April 14, 2018 ~ Saint Justin, opn!
- Mary as Co-Redemptrix
- Second Sunday after Easter (Good Shepherd)
- Saints Basilissa and Anastasia
- Family and Marriage
- Articles and notices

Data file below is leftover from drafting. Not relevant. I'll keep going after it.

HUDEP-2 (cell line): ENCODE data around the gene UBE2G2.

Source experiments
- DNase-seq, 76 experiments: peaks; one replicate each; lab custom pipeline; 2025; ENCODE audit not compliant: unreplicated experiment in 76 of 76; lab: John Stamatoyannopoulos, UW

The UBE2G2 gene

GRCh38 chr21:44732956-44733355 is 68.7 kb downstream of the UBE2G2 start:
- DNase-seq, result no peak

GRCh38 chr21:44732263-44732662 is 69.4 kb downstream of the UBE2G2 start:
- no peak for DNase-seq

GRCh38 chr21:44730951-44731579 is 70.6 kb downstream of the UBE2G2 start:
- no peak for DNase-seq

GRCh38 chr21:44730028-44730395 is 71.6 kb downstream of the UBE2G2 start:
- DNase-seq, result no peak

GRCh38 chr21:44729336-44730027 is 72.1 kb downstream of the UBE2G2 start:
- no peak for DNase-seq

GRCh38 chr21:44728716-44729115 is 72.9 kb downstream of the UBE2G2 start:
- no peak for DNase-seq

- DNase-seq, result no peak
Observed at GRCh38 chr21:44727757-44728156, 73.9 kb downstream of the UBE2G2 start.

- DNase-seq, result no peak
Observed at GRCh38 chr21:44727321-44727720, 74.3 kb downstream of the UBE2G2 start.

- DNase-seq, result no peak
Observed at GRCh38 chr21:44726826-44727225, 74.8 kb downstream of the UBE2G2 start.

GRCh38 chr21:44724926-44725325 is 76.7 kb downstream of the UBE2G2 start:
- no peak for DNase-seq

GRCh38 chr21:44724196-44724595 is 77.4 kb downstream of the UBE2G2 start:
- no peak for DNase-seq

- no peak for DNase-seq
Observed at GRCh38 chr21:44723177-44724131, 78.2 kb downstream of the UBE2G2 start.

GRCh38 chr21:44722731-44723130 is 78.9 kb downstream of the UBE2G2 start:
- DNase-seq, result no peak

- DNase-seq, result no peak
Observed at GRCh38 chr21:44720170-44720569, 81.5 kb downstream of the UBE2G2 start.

In times past when the Church had a true Shepherd—one might remember that Pius XII was called Pastor Angelicus—the Church possessed that unity of faith, of worship and solid morality that proclaimed to the world: If you want the Truth, the Roman Catholic Church possesses the Truth. We know that, especially since Vatican II, the loss of the papal Shepherd, the visible head of the Church, the Vicar of Christ, has caused the sheep to be scattered (cf. “Awake, O sword, against my shepherd, and against the man that cleaveth to me, saith the Lord of hosts: strike the shepherd, and the sheep shall be scattered: and I will turn my hand to the little ones.” [Zacharias, 13:7] Our Lord used this prophecy regarding the abandonment of His apostles when His Passion would begin [cf. Matthew 26:31 and Mark 14:27]. We know that unless there come a revolt first, and the man of sin be revealed, the son of perdition, Who opposeth, and is lifted up above all that is called God, or that is worshipped, so that he sitteth in the temple of God, shewing himself as if he were God (2 Thess. 2:3,4). We may not know absolutely, since it was not recorded for us, but may surmise that God’s Holy Ghost, the Spirit of Truth, is what kept the unity of the Church and preserved the fidelity of the apostles through that Charism given the Prince of the Apostles: And thou, Peter, once thou art converted, confirm thy brethren (Luke 22:32). That the Pope, despite his human infirmities, would never error in matters of faith and morals was extolled in all the Councils; and the decision of the Pontiff was accepted as the Holy Ghost guiding the Church through papal infallibility. Rome has spoken, the cause is finished, said Augustine (cf. Sermon 131:10). Since Vatican II, the crescendo of erroneous and heretical teachings in the Conciliar Church that have come into existence proves there is no unity, no unique and true worship, no absolute morality within its teachings. The faithful have scattered, and now you know what withholdeth, that he may be revealed in his time; for the mystery of iniquity already worketh; only that he who now holdeth, do hold, until he be taken out of the way. (2 Thess. 2:5, 6).